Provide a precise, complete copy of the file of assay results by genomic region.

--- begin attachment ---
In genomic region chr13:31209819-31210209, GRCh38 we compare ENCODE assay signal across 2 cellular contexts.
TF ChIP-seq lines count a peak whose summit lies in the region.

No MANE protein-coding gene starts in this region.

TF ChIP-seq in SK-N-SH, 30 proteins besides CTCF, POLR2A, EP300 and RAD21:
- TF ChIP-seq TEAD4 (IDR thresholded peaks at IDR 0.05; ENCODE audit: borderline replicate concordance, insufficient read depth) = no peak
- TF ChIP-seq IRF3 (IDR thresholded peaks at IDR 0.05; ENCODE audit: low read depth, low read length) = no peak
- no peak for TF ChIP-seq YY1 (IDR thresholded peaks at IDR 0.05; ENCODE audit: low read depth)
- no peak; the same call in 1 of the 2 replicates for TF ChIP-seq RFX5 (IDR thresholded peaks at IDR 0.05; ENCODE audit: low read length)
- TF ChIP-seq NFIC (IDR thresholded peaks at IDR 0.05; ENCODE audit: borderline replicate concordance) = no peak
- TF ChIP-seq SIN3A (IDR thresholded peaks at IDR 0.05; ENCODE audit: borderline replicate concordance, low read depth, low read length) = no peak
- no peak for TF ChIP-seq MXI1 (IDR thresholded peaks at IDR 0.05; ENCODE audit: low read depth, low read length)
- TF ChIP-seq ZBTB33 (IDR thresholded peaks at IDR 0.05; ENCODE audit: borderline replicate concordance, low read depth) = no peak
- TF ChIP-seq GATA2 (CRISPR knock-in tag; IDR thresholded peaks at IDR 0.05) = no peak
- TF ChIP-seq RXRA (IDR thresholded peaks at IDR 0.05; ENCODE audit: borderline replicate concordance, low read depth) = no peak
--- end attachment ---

In genomic region chr13:31209819-31210209, GRCh38 we compare ENCODE assay signal across 2 cellular contexts.
TF ChIP-seq lines count a peak whose summit lies in the region.

No MANE protein-coding gene starts in this region.

TF ChIP-seq in SK-N-SH, 30 proteins besides CTCF, POLR2A, EP300 and RAD21:
- TF ChIP-seq TEAD4 (IDR thresholded peaks at IDR 0.05; ENCODE audit: borderline replicate concordance, insufficient read depth) = no peak
- TF ChIP-seq IRF3 (IDR thresholded peaks at IDR 0.05; ENCODE audit: low read depth, low read length) = no peak
- no peak for TF ChIP-seq YY1 (IDR thresholded peaks at IDR 0.05; ENCODE audit: low read depth)
- no peak; the same call in 1 of the 2 replicates for TF ChIP-seq RFX5 (IDR thresholded peaks at IDR 0.05; ENCODE audit: low read length)
- TF ChIP-seq NFIC (IDR thresholded peaks at IDR 0.05; ENCODE audit: borderline replicate concordance) = no peak
- TF ChIP-seq SIN3A (IDR thresholded peaks at IDR 0.05; ENCODE audit: borderline replicate concordance, low read depth, low read length) = no peak
- no peak for TF ChIP-seq MXI1 (IDR thresholded peaks at IDR 0.05; ENCODE audit: low read depth, low read length)
- TF ChIP-seq ZBTB33 (IDR thresholded peaks at IDR 0.05; ENCODE audit: borderline replicate concordance, low read depth) = no peak
- TF ChIP-seq GATA2 (CRISPR knock-in tag; IDR thresholded peaks at IDR 0.05) = no peak
- TF ChIP-seq RXRA (IDR thresholded peaks at IDR 0.05; ENCODE audit: borderline replicate concordance, low read depth) = no peak